Was reading the two versions of "The Lady with the Pet Dog" and noticed that the dog's ownership and type changes from each story. Does the dog symbolize anything?

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William Delaney | (Level 3) Distinguished Educator

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The difference you have noticed most likely is due to the differing interpretations of the story by the translators. I have seen the title itself rendered into English as "The Lady with the Pet Dog," "The Lady with the Dog," "The Lady with the Little Dog," and "The Lady with the Lapdog." I do not believe that the dog symbolizes anything in particular. It was created to give the female character a reason for taking so many walks along the promenade and also to give Gurov a convenient way to strike up an acquaintance. He makes the little dog bark at him. Anna Sergeyevna apologizes for her dog's behavior. This allows them to enter into a conversation.

The story opens with an admirable sentence, which has been translated in many different ways. My recollection is that it is something like this:

They were saying that a new visitor had appeared on the promenade, a lady with a pet dog.

This makes it easy to identify Anna as a newcomer when Gurov sees her with the little dog. It also illustrates how boring the resort is, and it suggests how bored Gurov himself must be, if everybody makes conversation out of the fact that a new visitor has arrived and that she has a pet dog. Furthermore, the sentence suggests that the setting is a summer resort with a promenade along a body of water, and it would probably suggest Yalta to Russian readers. If Gurov had not been feeling so bored at Yalta, he would not have tried to strike up an acquaintance with this woman with the intention of seducing her just for the sake of having something to do and a means of passing the time. The moral of the story has to do with the serious consequences of frivolous behavior. Gurov not only brings suffering upon himself, but he makes the poor woman feel wicked, frustrated, and confused.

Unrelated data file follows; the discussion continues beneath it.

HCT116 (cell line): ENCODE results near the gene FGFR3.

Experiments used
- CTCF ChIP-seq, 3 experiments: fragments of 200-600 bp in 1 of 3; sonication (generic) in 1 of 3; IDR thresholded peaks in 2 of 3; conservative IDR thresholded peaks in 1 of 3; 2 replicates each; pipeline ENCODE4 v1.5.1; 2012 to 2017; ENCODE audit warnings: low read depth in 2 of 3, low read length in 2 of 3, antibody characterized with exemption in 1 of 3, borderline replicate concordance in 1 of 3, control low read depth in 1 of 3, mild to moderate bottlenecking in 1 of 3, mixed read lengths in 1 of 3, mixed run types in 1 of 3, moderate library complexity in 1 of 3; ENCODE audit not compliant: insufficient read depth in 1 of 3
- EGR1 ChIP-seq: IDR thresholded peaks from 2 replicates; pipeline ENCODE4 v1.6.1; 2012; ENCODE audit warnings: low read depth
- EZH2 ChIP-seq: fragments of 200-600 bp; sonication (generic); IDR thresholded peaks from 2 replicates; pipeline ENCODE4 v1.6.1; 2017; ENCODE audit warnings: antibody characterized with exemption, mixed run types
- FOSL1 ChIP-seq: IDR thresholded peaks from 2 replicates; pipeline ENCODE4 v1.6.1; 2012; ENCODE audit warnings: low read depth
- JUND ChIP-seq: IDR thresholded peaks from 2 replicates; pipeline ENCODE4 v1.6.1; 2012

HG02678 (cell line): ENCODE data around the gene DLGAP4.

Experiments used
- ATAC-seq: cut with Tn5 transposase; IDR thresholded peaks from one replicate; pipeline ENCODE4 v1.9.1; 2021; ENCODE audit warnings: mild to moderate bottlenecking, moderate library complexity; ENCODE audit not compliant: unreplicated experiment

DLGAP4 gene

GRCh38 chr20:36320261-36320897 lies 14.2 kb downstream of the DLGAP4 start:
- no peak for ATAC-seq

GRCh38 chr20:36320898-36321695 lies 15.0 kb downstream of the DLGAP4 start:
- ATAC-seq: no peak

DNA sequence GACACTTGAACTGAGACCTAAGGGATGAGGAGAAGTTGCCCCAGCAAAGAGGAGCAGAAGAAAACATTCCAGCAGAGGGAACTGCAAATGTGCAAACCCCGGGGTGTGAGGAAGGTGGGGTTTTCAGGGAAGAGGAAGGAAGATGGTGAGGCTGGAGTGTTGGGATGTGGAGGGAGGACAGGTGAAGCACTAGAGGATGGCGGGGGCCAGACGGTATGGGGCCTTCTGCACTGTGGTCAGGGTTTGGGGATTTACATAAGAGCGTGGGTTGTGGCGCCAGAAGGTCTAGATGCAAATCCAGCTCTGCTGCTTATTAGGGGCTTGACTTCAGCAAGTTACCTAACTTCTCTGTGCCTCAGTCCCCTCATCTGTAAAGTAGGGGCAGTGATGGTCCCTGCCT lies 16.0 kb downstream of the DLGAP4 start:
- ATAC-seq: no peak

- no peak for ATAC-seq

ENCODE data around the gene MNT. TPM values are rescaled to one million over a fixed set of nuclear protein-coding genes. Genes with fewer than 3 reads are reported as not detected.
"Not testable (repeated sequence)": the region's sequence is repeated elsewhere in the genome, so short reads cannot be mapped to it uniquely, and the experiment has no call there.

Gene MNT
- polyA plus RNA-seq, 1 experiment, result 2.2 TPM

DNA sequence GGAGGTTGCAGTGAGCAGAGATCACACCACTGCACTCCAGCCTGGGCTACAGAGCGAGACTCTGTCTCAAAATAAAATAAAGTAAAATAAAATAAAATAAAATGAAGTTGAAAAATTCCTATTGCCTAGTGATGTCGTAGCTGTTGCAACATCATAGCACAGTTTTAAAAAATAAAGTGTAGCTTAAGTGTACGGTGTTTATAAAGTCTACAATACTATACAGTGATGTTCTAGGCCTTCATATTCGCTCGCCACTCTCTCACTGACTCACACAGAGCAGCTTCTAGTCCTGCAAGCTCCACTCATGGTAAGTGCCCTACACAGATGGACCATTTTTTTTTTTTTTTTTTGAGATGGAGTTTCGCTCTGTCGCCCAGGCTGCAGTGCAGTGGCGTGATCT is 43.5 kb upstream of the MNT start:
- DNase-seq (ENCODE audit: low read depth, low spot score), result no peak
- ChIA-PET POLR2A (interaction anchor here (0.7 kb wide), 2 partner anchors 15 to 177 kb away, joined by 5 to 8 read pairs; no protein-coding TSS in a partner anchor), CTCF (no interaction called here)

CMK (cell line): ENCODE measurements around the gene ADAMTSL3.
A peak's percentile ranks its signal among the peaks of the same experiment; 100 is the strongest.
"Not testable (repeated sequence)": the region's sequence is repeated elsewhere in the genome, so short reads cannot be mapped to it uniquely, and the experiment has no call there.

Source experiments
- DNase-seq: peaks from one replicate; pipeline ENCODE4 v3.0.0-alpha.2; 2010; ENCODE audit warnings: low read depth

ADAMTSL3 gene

Perhaps it might be said that the tiny dog symbolizes the incident itself. This toy dog brings two humans together and changes their lives irrevocably. When it starts barking at Gurov, it might be imagined that the dog is giving him a warning to stay away from Anna. At the same time, it could be asserted that the dog symbolizes its owner's loneliness and consequently her accessibility and vulnerability. Women often keep little dogs for companionship. The dog seems to drop out of the picture completely after it has served its purpose in bringing the man and woman together.


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